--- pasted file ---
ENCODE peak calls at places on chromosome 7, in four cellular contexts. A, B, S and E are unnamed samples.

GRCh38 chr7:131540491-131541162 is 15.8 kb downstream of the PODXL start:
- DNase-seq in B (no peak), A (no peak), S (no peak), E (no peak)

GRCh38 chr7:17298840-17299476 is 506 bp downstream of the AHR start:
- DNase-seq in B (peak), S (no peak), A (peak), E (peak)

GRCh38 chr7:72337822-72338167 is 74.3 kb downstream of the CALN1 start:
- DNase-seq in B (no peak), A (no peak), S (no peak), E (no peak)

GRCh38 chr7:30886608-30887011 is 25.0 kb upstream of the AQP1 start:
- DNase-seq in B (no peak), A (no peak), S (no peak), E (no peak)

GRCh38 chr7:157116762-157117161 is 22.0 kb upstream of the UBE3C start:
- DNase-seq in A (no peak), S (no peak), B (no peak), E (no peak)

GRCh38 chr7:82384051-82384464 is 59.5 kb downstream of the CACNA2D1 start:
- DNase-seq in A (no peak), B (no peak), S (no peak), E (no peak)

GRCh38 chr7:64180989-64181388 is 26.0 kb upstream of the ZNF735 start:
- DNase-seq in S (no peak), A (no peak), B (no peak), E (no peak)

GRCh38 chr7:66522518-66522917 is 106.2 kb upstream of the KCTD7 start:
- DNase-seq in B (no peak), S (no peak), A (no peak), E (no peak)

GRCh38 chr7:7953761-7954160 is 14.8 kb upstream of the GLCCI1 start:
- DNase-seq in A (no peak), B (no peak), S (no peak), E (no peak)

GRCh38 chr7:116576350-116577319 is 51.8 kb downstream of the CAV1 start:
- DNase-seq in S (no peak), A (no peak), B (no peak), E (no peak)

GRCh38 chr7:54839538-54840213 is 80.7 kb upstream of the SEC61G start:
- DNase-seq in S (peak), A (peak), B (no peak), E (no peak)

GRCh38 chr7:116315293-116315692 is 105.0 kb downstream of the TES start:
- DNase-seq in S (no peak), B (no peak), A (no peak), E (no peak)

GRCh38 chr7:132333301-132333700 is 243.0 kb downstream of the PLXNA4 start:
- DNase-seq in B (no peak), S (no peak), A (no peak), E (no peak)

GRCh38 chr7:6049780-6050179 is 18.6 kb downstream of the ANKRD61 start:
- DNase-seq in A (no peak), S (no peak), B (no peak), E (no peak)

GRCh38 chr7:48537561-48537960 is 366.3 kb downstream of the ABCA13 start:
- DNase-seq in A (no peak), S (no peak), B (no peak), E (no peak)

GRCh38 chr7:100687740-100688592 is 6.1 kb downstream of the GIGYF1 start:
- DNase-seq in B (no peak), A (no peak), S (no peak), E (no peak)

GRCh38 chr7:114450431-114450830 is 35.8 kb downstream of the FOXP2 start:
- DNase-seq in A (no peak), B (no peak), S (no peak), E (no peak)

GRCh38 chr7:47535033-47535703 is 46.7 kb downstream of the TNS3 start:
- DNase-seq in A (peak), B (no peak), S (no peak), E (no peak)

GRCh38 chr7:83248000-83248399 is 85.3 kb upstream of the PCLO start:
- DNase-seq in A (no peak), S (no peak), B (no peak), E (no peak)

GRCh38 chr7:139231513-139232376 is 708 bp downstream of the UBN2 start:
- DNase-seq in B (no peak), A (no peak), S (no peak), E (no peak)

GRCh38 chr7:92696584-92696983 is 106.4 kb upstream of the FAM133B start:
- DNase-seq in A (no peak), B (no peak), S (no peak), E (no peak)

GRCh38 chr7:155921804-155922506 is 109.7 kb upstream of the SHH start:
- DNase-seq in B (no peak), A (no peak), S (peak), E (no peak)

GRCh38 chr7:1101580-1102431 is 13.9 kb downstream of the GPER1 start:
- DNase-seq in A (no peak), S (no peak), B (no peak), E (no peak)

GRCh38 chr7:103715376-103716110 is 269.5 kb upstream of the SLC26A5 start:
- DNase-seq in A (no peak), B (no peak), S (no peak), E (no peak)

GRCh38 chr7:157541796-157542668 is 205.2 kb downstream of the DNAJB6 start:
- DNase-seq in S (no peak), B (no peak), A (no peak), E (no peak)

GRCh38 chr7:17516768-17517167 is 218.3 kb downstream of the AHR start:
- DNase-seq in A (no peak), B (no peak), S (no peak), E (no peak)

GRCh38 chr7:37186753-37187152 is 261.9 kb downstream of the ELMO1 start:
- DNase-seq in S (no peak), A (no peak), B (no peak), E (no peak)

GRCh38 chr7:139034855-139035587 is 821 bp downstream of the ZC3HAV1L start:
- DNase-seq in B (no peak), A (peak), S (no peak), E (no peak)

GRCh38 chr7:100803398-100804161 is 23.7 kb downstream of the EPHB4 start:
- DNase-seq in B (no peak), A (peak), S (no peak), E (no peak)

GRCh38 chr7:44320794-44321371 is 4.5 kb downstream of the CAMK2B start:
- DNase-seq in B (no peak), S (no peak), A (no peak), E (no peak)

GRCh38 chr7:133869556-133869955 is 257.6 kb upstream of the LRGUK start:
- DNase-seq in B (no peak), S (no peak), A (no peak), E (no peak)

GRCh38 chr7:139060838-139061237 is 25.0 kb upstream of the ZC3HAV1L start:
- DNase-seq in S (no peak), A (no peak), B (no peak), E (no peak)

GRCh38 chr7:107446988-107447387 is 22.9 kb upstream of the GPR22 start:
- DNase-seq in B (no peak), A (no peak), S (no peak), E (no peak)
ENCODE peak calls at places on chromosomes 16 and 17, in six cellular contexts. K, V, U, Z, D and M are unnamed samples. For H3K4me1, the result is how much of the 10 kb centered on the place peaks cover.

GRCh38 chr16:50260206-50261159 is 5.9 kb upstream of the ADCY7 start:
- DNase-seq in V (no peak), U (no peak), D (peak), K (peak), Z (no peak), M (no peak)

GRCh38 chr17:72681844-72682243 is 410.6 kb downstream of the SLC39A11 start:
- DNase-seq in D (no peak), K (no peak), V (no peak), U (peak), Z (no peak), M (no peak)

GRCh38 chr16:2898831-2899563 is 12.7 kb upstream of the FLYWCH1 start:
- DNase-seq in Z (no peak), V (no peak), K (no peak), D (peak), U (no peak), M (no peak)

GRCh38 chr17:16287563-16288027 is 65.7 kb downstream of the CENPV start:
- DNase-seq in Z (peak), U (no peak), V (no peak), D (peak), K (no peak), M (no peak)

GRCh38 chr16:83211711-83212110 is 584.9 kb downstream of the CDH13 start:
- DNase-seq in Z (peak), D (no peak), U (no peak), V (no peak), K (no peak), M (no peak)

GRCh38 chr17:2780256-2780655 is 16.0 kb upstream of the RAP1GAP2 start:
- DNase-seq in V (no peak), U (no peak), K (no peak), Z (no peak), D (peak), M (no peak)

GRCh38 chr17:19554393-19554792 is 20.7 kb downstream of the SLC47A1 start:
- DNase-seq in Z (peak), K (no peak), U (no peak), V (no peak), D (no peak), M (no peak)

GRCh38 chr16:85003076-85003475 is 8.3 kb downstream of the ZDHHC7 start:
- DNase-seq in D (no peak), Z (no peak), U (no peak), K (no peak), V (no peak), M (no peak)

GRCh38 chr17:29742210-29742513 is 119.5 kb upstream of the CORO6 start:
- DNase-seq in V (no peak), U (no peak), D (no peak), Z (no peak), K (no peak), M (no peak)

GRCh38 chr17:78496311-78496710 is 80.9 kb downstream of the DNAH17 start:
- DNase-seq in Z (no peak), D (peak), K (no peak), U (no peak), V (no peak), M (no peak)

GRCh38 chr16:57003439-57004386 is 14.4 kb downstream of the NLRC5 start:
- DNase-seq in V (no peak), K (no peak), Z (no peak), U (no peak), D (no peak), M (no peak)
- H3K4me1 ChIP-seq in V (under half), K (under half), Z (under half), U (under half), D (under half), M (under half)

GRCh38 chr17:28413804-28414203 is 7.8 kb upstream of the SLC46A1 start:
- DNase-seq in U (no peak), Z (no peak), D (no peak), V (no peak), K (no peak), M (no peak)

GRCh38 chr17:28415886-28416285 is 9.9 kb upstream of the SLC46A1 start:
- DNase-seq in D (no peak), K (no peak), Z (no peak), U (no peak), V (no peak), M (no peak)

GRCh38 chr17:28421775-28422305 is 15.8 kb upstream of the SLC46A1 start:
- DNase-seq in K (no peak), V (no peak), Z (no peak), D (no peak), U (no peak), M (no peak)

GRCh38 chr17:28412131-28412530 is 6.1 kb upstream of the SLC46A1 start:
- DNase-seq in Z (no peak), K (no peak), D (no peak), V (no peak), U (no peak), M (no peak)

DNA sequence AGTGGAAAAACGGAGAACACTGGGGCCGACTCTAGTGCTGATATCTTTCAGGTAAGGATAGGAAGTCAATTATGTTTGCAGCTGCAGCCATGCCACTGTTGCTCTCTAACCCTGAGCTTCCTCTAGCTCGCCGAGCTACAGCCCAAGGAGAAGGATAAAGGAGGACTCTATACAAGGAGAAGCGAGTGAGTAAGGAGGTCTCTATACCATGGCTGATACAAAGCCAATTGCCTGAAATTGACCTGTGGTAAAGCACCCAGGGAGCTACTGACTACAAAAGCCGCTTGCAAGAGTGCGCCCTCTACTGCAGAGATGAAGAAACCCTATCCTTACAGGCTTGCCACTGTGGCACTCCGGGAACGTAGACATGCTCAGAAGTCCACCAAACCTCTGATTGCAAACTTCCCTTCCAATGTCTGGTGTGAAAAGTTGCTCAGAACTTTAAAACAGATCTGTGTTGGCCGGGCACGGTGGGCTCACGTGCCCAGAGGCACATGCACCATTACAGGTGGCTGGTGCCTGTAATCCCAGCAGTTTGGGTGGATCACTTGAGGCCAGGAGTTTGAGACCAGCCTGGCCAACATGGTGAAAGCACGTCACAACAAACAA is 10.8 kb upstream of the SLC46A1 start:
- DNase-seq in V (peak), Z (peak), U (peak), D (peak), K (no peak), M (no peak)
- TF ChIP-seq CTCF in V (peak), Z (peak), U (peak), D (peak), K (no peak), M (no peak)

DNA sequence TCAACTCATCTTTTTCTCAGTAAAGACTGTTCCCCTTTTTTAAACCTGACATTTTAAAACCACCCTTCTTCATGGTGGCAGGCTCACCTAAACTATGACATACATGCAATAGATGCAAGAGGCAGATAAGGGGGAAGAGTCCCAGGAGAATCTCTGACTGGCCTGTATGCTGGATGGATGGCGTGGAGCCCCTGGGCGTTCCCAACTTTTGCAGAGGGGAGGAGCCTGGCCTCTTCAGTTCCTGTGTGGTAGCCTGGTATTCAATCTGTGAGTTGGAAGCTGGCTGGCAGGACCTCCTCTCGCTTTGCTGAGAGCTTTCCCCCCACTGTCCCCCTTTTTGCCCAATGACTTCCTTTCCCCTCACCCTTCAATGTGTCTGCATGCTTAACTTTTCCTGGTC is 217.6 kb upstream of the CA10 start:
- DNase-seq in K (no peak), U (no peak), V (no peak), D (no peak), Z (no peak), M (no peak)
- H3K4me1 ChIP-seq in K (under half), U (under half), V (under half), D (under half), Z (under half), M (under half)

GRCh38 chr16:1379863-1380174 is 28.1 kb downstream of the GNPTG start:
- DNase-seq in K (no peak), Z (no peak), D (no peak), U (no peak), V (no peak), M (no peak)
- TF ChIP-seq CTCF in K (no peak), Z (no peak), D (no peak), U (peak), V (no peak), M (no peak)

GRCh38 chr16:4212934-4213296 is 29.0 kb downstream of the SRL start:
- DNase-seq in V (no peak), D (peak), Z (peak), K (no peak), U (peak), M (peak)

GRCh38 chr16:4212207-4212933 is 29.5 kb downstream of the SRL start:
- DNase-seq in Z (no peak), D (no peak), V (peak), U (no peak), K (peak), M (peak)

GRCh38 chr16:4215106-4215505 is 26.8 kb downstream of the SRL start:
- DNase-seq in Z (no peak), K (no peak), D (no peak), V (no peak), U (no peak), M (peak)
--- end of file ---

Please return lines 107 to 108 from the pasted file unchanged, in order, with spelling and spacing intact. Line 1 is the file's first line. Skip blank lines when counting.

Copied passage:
- DNase-seq in K (no peak), Z (no peak), D (no peak), U (no peak), V (no peak), M (no peak)
- TF ChIP-seq CTCF in K (no peak), Z (no peak), D (no peak), U (peak), V (no peak), M (no peak)